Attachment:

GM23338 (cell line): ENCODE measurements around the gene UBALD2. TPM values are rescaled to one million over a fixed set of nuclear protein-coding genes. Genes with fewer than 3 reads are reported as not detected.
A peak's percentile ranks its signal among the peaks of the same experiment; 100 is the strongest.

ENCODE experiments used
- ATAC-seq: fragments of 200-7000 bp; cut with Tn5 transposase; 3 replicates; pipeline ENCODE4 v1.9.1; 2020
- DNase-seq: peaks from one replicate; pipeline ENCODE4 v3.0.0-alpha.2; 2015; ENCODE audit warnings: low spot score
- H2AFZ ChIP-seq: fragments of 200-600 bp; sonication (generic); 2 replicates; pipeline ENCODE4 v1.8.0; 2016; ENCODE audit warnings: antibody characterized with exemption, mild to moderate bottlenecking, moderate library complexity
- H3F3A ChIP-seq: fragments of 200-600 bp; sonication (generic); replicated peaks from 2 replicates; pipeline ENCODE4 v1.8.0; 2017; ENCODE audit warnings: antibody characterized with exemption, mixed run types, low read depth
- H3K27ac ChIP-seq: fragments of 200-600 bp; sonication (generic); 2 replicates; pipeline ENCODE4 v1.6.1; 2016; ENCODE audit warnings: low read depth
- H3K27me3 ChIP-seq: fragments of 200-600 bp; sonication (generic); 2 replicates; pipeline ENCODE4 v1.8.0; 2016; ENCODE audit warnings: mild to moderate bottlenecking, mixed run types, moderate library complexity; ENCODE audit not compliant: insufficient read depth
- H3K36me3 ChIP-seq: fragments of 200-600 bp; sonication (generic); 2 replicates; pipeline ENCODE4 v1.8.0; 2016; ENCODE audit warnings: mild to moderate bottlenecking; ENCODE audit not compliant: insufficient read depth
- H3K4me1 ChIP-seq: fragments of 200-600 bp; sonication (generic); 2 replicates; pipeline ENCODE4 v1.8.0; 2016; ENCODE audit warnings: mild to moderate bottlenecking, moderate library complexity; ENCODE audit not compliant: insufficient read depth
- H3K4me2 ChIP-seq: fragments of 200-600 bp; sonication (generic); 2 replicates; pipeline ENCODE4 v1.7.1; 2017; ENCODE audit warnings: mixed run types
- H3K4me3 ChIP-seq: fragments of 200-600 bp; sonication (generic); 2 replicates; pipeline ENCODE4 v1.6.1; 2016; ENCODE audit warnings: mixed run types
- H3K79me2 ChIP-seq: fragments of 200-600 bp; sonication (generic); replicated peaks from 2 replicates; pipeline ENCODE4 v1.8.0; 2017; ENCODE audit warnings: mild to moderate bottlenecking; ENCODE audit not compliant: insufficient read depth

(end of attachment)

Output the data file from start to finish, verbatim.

GM23338 (cell line): ENCODE measurements around the gene UBALD2. TPM values are rescaled to one million over a fixed set of nuclear protein-coding genes. Genes with fewer than 3 reads are reported as not detected.
A peak's percentile ranks its signal among the peaks of the same experiment; 100 is the strongest.

ENCODE experiments used
- ATAC-seq: fragments of 200-7000 bp; cut with Tn5 transposase; 3 replicates; pipeline ENCODE4 v1.9.1; 2020
- DNase-seq: peaks from one replicate; pipeline ENCODE4 v3.0.0-alpha.2; 2015; ENCODE audit warnings: low spot score
- H2AFZ ChIP-seq: fragments of 200-600 bp; sonication (generic); 2 replicates; pipeline ENCODE4 v1.8.0; 2016; ENCODE audit warnings: antibody characterized with exemption, mild to moderate bottlenecking, moderate library complexity
- H3F3A ChIP-seq: fragments of 200-600 bp; sonication (generic); replicated peaks from 2 replicates; pipeline ENCODE4 v1.8.0; 2017; ENCODE audit warnings: antibody characterized with exemption, mixed run types, low read depth
- H3K27ac ChIP-seq: fragments of 200-600 bp; sonication (generic); 2 replicates; pipeline ENCODE4 v1.6.1; 2016; ENCODE audit warnings: low read depth
- H3K27me3 ChIP-seq: fragments of 200-600 bp; sonication (generic); 2 replicates; pipeline ENCODE4 v1.8.0; 2016; ENCODE audit warnings: mild to moderate bottlenecking, mixed run types, moderate library complexity; ENCODE audit not compliant: insufficient read depth
- H3K36me3 ChIP-seq: fragments of 200-600 bp; sonication (generic); 2 replicates; pipeline ENCODE4 v1.8.0; 2016; ENCODE audit warnings: mild to moderate bottlenecking; ENCODE audit not compliant: insufficient read depth
- H3K4me1 ChIP-seq: fragments of 200-600 bp; sonication (generic); 2 replicates; pipeline ENCODE4 v1.8.0; 2016; ENCODE audit warnings: mild to moderate bottlenecking, moderate library complexity; ENCODE audit not compliant: insufficient read depth
- H3K4me2 ChIP-seq: fragments of 200-600 bp; sonication (generic); 2 replicates; pipeline ENCODE4 v1.7.1; 2017; ENCODE audit warnings: mixed run types
- H3K4me3 ChIP-seq: fragments of 200-600 bp; sonication (generic); 2 replicates; pipeline ENCODE4 v1.6.1; 2016; ENCODE audit warnings: mixed run types
- H3K79me2 ChIP-seq: fragments of 200-600 bp; sonication (generic); replicated peaks from 2 replicates; pipeline ENCODE4 v1.8.0; 2017; ENCODE audit warnings: mild to moderate bottlenecking; ENCODE audit not compliant: insufficient read depth